The light inside: A preschooler’s uplifting perspective of death

I try not to think about death. When you’re prone to hysteria and crippling panic attacks, as I am, mental health professionals advise against it.
We’re trained to avert our thinking to something more pleasant. Usually it’s not too hard to do.
Lately, Collin has been throwing the term “die” around, usually while he is playing. He likes watching Halloween shows, but Patrick and I decided to keep him away from the scary stuff until he has a better grasp of reality. As it turns out, he understands the gravity of death better than I ever have.
During the children’s liturgy last Sunday, he brought up a paper that included a prayer for an angel they knew in heaven. He had (with help, I presume) written the name “Kurt,” who was the cat I had from when I was 14 until Collin was 3. It made me smile, especially because the Gospel had me feeling sad.

In Luke 20:27-40, Jesus tells us that marriage doesn’t exist in heaven.  I don’t even like being away from Patrick when we’re at work, and now I find out that we won’t be together for eternity? How can God be so cruel?
But the small act of Collin showing me his paper about Kurt made me think that I will be reunited with the people I love in heaven, only in a different way.
There may even be sweet treats in heaven, according to Collin, who told his bag of Halloween candy, “You’re going to die,” as we headed out the door to school.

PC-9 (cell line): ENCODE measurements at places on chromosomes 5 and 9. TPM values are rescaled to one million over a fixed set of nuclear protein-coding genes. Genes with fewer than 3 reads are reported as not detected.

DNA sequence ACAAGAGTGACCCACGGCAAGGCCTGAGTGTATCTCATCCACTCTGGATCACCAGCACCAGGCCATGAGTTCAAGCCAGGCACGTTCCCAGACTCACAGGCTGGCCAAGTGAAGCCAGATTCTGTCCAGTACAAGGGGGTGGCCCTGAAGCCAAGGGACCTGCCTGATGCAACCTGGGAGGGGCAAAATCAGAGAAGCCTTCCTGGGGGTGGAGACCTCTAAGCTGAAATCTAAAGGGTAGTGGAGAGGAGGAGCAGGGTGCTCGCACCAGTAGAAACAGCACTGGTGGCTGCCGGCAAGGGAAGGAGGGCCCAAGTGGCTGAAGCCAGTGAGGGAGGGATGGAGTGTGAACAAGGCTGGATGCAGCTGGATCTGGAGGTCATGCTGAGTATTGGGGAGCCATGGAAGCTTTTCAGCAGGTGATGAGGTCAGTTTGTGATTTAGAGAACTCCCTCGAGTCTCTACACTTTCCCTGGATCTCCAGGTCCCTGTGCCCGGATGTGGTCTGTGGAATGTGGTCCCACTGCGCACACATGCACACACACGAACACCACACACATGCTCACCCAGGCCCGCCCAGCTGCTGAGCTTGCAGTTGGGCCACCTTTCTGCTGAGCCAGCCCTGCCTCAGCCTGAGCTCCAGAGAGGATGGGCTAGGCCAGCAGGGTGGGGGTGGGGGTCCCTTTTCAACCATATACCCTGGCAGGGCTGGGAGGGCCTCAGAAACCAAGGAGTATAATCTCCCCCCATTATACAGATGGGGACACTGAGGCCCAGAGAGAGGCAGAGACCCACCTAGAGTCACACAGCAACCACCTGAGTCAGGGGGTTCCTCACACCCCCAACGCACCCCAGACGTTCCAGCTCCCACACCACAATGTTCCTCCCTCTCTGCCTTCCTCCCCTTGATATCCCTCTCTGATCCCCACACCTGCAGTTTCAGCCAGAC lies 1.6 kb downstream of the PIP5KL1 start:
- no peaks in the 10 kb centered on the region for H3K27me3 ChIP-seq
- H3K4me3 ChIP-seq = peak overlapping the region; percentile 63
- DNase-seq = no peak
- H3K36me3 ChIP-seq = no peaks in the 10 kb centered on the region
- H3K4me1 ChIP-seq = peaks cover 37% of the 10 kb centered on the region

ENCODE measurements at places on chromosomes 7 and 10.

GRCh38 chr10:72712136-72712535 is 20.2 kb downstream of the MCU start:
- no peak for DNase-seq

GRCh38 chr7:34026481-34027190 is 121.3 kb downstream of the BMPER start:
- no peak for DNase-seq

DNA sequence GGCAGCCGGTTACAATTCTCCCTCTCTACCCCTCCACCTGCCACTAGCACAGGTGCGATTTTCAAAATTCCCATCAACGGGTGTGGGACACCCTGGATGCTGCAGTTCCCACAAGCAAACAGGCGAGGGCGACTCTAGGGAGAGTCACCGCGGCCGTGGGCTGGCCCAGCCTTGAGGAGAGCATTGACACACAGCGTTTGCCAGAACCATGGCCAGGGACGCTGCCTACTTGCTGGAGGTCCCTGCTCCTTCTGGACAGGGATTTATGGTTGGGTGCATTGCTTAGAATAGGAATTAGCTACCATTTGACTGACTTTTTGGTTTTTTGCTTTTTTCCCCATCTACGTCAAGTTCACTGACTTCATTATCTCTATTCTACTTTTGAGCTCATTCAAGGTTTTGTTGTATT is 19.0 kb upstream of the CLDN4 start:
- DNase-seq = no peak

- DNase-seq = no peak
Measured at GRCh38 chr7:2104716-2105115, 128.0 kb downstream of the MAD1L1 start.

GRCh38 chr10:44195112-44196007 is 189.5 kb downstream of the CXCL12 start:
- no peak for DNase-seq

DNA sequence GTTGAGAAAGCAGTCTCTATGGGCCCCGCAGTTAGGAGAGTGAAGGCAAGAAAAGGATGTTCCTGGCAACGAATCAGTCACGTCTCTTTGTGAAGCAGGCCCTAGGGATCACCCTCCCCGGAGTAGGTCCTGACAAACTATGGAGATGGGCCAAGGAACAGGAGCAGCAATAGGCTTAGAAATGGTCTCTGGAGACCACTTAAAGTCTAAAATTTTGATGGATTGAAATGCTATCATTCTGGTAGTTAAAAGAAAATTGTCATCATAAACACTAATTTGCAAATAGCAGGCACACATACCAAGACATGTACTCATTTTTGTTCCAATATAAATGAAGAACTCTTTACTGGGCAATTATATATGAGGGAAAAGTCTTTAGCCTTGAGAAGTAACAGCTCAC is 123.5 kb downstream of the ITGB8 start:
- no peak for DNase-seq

Once everyone was situated in the car and we were on the road, I asked Collin, “What happens when we die?”
“You can’t talk. You can’t go potty. You can’t see. You can’t smell. You can’t see the firehouse, and you can’t be a firefighter. Or a doctor. Or a dentist. And you can’t feel anything.”
I was overwhelmed by his response. He understood what it meant to die – to cease to exist. There are no earthly needs or sensibilities. There are no aspirations or emotions.
“Where do you go when you die?” I asked.
“You can’t see. But there’s a light in your stomach, inside of you.”
“But then where do you go?” I asked again.
After a long silence, he said, “Heaven.”
“Yes,” I told him.
“My friend says sometimes babies go to heaven,” he said.
“Yes, that’s true,” I told him. “And we pray for them.”
The light in my stomach faded and dropped. Just the thought of losing a child makes my mind spin, my respiration accelerate, my body ache, and my heart alternate between racing, slowing down and feeling like giving up. I began to panic. Would I need to pull over the car? Would I need to take an emergency dose of anxiety medication? Why can’t I handle problems like a normal person? Will I ever be able to overcome my fear and trust the Lord to take care of my family?
I’d drowned out whatever Collin was saying until I heard, “When you get to heaven, Jesus fixes you.”
“Yes, he does,” I replied.
In death, connection to the concrete world is cut. We lose the five senses, the things we dream of accomplishing, and the people, places, and pets we love. But, we also lose our worries, anxieties, and fears – the things that make this life so painful.
Dying itself isn’t scary – it’s not like we can avoid it – but worrying about when and how it’s going to happen for us or our loved ones is the source of everything that vexes us. As people of faith, we should focus on that light inside of us that will lead us to the ultimate repair shop – heaven. Hopefully the waiting room will be full of familiar faces.
 

Catholic Review

Catholic Review

The Catholic Review is the official publication of the Archdiocese of Baltimore.